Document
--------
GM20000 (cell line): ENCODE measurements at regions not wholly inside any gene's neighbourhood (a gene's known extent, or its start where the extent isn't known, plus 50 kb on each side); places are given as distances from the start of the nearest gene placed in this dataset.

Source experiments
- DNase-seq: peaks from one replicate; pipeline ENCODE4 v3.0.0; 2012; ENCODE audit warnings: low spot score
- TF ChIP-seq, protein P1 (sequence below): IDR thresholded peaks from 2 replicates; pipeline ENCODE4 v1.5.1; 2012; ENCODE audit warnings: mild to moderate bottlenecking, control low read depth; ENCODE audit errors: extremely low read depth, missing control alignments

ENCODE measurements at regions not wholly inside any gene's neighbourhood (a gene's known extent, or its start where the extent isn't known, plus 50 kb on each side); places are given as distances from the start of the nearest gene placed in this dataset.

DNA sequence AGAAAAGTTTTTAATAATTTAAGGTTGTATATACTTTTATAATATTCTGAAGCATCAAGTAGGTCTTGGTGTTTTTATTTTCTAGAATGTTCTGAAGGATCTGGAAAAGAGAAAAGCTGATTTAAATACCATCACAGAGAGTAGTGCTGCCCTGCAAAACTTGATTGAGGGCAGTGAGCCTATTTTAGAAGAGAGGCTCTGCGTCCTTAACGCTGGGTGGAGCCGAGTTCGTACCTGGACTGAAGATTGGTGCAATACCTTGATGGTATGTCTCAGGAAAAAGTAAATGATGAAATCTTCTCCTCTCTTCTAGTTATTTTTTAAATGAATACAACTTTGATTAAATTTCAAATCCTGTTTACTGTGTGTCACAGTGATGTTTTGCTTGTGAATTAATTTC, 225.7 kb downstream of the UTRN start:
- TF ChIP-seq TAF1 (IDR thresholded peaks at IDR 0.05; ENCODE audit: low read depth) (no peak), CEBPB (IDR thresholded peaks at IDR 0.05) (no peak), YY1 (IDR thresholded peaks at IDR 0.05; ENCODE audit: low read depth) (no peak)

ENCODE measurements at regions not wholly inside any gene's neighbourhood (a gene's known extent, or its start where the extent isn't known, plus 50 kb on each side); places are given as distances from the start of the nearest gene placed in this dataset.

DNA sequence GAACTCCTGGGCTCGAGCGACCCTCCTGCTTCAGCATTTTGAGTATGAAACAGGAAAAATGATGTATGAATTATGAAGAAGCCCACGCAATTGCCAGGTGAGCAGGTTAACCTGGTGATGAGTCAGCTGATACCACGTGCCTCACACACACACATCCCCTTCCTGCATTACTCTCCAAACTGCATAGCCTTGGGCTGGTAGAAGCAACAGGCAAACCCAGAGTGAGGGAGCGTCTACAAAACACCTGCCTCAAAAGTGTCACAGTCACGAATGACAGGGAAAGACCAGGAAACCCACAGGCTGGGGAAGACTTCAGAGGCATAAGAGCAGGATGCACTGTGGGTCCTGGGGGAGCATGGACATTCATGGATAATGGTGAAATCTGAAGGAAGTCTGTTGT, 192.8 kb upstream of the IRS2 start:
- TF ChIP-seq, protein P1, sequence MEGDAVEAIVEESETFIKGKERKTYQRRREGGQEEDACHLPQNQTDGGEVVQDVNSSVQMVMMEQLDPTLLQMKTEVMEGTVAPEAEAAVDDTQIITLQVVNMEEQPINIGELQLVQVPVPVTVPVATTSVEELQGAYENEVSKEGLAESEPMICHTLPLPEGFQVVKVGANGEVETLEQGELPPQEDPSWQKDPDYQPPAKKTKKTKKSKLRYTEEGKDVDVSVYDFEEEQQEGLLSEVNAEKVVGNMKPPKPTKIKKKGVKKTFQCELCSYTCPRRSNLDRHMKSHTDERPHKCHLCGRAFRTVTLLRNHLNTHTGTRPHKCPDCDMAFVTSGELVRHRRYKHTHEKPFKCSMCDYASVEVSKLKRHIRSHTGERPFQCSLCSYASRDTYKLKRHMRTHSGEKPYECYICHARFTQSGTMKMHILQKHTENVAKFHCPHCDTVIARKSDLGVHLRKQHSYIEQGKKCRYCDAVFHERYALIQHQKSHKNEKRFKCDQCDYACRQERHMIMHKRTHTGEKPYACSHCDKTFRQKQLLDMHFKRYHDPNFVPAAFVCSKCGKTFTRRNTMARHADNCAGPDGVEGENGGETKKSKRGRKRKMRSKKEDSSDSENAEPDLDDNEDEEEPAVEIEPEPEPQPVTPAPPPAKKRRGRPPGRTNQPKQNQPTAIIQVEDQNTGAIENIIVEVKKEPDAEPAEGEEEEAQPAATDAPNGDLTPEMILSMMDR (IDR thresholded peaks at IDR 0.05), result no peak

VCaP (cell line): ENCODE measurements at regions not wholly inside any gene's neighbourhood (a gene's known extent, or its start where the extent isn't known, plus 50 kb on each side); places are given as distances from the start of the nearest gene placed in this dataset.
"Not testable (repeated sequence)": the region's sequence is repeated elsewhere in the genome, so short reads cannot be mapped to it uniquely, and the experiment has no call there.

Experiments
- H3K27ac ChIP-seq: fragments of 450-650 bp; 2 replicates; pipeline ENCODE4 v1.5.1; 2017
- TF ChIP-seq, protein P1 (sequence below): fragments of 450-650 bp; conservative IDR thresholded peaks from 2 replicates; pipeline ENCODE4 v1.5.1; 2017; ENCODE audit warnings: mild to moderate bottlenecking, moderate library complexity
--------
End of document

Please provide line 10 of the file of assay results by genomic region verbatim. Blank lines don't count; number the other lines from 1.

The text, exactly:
- TF ChIP-seq, protein P1, sequence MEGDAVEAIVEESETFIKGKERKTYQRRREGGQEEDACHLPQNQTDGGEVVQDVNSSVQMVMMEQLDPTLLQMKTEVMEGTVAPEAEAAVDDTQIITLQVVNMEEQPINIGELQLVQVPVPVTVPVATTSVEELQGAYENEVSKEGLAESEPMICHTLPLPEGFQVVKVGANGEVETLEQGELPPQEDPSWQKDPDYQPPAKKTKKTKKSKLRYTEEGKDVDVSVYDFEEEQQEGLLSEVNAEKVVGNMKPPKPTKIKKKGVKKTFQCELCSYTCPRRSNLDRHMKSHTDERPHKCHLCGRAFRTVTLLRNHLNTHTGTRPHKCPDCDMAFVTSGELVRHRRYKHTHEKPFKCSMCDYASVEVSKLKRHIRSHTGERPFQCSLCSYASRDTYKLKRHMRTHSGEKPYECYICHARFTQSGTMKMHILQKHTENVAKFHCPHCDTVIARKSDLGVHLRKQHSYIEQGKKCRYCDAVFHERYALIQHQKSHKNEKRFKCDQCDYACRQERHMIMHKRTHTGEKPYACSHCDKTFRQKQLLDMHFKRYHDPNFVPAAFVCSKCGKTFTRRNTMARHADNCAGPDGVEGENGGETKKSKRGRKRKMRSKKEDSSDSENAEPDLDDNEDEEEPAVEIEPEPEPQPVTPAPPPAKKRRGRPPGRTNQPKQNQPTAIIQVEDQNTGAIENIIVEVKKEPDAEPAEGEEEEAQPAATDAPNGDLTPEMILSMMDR (IDR thresholded peaks at IDR 0.05), result no peak